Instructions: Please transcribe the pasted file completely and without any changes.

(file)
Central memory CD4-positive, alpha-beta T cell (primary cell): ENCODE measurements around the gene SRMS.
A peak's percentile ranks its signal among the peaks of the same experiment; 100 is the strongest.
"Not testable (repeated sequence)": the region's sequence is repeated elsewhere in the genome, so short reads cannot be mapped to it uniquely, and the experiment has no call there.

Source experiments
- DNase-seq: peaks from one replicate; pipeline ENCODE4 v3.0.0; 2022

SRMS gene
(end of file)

Central memory CD4-positive, alpha-beta T cell (primary cell): ENCODE measurements around the gene SRMS.
A peak's percentile ranks its signal among the peaks of the same experiment; 100 is the strongest.
"Not testable (repeated sequence)": the region's sequence is repeated elsewhere in the genome, so short reads cannot be mapped to it uniquely, and the experiment has no call there.

Source experiments
- DNase-seq: peaks from one replicate; pipeline ENCODE4 v3.0.0; 2022

SRMS gene